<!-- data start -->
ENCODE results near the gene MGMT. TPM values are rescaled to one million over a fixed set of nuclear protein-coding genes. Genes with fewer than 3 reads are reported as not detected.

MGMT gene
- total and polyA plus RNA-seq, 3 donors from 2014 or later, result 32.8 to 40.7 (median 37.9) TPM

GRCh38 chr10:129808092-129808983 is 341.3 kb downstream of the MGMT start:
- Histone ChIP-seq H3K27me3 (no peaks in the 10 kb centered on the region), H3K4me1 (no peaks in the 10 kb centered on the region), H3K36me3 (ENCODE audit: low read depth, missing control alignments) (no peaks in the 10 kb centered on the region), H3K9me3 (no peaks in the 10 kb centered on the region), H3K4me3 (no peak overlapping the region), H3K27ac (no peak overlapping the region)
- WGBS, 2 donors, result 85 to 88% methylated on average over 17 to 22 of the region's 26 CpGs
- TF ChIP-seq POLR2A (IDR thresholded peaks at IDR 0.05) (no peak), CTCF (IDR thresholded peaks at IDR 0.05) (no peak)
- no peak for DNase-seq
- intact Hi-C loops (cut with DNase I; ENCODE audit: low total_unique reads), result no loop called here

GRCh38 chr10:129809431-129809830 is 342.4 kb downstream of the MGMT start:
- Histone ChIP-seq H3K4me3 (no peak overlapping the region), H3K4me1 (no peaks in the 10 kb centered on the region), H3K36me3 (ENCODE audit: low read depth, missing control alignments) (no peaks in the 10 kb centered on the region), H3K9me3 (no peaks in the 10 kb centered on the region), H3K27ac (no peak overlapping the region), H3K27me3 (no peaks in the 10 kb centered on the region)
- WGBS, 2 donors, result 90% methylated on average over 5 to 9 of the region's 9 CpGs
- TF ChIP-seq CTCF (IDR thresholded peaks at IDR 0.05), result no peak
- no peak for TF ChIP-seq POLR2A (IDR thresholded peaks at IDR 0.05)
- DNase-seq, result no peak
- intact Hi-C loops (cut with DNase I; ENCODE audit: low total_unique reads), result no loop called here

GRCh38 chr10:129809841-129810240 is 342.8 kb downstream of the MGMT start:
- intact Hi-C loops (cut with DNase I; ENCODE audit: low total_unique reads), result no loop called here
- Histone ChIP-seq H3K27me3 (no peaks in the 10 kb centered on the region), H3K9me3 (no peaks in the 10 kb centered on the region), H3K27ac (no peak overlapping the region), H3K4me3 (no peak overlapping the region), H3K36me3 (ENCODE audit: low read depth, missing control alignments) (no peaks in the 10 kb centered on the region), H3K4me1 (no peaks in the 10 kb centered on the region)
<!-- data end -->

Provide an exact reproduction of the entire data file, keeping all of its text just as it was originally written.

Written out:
ENCODE results near the gene MGMT. TPM values are rescaled to one million over a fixed set of nuclear protein-coding genes. Genes with fewer than 3 reads are reported as not detected.

MGMT gene
- total and polyA plus RNA-seq, 3 donors from 2014 or later, result 32.8 to 40.7 (median 37.9) TPM

GRCh38 chr10:129808092-129808983 is 341.3 kb downstream of the MGMT start:
- Histone ChIP-seq H3K27me3 (no peaks in the 10 kb centered on the region), H3K4me1 (no peaks in the 10 kb centered on the region), H3K36me3 (ENCODE audit: low read depth, missing control alignments) (no peaks in the 10 kb centered on the region), H3K9me3 (no peaks in the 10 kb centered on the region), H3K4me3 (no peak overlapping the region), H3K27ac (no peak overlapping the region)
- WGBS, 2 donors, result 85 to 88% methylated on average over 17 to 22 of the region's 26 CpGs
- TF ChIP-seq POLR2A (IDR thresholded peaks at IDR 0.05) (no peak), CTCF (IDR thresholded peaks at IDR 0.05) (no peak)
- no peak for DNase-seq
- intact Hi-C loops (cut with DNase I; ENCODE audit: low total_unique reads), result no loop called here

GRCh38 chr10:129809431-129809830 is 342.4 kb downstream of the MGMT start:
- Histone ChIP-seq H3K4me3 (no peak overlapping the region), H3K4me1 (no peaks in the 10 kb centered on the region), H3K36me3 (ENCODE audit: low read depth, missing control alignments) (no peaks in the 10 kb centered on the region), H3K9me3 (no peaks in the 10 kb centered on the region), H3K27ac (no peak overlapping the region), H3K27me3 (no peaks in the 10 kb centered on the region)
- WGBS, 2 donors, result 90% methylated on average over 5 to 9 of the region's 9 CpGs
- TF ChIP-seq CTCF (IDR thresholded peaks at IDR 0.05), result no peak
- no peak for TF ChIP-seq POLR2A (IDR thresholded peaks at IDR 0.05)
- DNase-seq, result no peak
- intact Hi-C loops (cut with DNase I; ENCODE audit: low total_unique reads), result no loop called here

GRCh38 chr10:129809841-129810240 is 342.8 kb downstream of the MGMT start:
- intact Hi-C loops (cut with DNase I; ENCODE audit: low total_unique reads), result no loop called here
- Histone ChIP-seq H3K27me3 (no peaks in the 10 kb centered on the region), H3K9me3 (no peaks in the 10 kb centered on the region), H3K27ac (no peak overlapping the region), H3K4me3 (no peak overlapping the region), H3K36me3 (ENCODE audit: low read depth, missing control alignments) (no peaks in the 10 kb centered on the region), H3K4me1 (no peaks in the 10 kb centered on the region)